Flexibility may be the most fundamentally vital fitness quality in life, and yet the practice of stretching is sorely misunderstood. The truth is that the science behind stretching is inconclusive and largely based on unsubstantiated theories and anecdotal evidence. Today the thinking behind stretching is much different than what you might have learned in gym class.
The problem is that static stretching basically overrides the muscles’ regulators through prolonged time under tension, resulting in a muscle relaxing and stretching beyond its naturally safe range of motion. This acts like a chokehold that puts your muscles to sleep right before higher intensity activity. Not a good idea. Moreover, because of the passive nature of static stretching, it is possible to create a lax joint. When a lax joint is created, there is a large range of motion but not enough dynamic control throughout the entire range of motion. This can lead to the potential for easy injury or “hypermobility.” Static stretching is reserved for post-exercise to correct a specific muscle imbalance only.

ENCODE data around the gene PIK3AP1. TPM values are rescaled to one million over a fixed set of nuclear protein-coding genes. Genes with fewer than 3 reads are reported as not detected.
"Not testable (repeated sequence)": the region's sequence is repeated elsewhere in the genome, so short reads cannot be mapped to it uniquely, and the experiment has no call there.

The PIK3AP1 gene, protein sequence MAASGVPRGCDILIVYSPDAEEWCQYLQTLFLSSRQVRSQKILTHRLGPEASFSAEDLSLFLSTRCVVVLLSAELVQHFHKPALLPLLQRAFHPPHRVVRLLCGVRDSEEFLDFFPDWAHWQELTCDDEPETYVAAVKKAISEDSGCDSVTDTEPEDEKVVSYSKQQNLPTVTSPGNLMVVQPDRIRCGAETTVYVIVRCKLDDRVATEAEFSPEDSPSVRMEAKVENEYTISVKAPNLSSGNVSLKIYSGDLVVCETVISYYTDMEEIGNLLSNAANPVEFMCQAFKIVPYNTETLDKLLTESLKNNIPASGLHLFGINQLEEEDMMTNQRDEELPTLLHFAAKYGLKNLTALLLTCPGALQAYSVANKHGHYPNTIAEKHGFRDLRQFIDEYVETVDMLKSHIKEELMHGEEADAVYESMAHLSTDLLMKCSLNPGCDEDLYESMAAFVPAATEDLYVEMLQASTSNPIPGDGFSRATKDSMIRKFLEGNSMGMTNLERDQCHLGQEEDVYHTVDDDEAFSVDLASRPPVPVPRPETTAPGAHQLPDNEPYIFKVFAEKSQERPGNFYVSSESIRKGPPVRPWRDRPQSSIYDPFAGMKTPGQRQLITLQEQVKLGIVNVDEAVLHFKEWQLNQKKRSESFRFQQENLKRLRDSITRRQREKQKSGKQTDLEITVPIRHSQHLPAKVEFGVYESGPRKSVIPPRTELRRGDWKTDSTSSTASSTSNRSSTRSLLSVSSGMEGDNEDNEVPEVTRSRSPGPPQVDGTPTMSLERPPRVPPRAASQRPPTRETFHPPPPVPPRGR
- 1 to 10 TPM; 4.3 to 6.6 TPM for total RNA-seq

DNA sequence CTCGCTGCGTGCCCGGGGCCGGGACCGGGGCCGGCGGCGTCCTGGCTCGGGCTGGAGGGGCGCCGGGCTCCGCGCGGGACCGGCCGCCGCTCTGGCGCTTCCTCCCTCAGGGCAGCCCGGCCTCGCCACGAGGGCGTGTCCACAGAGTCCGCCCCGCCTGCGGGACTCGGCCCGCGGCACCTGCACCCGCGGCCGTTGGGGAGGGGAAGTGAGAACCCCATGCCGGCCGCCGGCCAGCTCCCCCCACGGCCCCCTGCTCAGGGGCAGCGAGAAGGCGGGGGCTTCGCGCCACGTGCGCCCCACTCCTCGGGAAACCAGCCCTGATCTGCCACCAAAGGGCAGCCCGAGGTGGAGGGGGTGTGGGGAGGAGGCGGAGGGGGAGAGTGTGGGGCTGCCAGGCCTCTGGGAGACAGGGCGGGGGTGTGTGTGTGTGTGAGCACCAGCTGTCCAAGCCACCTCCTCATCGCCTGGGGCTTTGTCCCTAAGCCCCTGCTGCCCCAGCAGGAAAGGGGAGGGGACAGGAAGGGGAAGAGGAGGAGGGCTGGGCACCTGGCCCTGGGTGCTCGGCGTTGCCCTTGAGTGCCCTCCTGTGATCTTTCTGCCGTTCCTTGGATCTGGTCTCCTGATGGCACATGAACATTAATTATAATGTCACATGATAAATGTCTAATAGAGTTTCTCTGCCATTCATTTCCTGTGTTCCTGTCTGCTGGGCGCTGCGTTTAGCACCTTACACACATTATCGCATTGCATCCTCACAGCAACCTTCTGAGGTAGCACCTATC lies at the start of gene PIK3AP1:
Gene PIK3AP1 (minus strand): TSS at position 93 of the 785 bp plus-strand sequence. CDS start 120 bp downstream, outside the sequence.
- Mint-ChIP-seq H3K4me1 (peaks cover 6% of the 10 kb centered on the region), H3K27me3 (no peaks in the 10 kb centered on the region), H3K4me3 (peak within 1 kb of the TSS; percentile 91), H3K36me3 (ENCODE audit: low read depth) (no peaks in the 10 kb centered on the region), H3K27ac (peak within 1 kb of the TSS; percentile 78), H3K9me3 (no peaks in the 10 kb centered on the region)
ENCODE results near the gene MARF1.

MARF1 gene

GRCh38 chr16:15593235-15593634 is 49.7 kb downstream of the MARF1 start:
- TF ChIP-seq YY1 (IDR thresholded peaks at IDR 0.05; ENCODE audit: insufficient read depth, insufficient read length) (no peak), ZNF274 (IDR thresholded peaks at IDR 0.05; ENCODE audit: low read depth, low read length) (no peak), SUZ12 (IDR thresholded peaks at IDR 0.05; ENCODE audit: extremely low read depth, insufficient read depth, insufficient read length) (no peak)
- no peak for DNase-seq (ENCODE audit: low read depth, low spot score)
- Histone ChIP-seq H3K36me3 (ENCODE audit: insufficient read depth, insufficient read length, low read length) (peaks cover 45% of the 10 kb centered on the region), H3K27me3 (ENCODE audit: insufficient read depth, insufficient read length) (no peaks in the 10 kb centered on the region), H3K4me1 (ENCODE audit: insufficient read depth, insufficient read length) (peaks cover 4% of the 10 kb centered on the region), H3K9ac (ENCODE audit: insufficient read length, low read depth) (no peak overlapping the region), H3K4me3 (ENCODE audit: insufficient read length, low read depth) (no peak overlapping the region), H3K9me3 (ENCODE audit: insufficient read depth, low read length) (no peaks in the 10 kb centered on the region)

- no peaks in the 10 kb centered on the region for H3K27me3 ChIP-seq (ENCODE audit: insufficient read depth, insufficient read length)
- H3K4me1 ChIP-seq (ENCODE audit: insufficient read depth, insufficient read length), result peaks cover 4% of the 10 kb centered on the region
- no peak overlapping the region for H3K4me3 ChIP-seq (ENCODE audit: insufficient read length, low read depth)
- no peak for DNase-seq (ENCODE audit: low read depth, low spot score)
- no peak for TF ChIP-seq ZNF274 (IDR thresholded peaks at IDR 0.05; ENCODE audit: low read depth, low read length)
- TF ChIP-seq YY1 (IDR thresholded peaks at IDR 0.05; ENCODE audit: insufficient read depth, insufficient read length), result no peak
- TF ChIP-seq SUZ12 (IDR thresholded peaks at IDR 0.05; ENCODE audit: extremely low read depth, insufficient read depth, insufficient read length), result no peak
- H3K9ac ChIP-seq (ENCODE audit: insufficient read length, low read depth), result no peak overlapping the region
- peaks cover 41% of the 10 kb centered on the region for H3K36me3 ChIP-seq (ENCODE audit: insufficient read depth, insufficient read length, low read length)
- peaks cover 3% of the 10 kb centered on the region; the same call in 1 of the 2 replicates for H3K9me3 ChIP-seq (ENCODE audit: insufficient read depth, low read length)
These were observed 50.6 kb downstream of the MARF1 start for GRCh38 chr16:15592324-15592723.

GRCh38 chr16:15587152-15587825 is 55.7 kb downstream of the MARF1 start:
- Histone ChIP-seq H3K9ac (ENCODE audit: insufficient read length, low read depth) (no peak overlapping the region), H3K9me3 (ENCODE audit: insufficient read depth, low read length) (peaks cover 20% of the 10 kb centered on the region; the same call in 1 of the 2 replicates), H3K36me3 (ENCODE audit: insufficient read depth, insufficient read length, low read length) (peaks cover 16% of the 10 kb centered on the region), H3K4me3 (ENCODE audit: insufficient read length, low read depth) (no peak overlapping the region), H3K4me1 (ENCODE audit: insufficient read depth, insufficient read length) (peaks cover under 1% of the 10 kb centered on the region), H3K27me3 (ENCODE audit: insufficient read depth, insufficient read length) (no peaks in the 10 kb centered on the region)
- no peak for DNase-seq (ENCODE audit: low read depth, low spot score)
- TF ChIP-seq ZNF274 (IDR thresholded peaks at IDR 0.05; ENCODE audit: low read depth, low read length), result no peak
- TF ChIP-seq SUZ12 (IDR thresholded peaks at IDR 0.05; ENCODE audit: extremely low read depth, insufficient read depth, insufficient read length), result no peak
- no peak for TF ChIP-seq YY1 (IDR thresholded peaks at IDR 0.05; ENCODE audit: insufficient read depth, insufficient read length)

Dynamic stretching such as walking lunges, leg swings or trunk circles activate the nervous system’s connection with muscle response and increases readiness for more vigorous exercise. Additionally, control is developed throughout the full range of motion around joints. Dynamic stretches can also teach you to maintain good posture, increase your core temperature, increase your balance and coordination, activate your core stabilizers, and stimulate your mind and body awareness.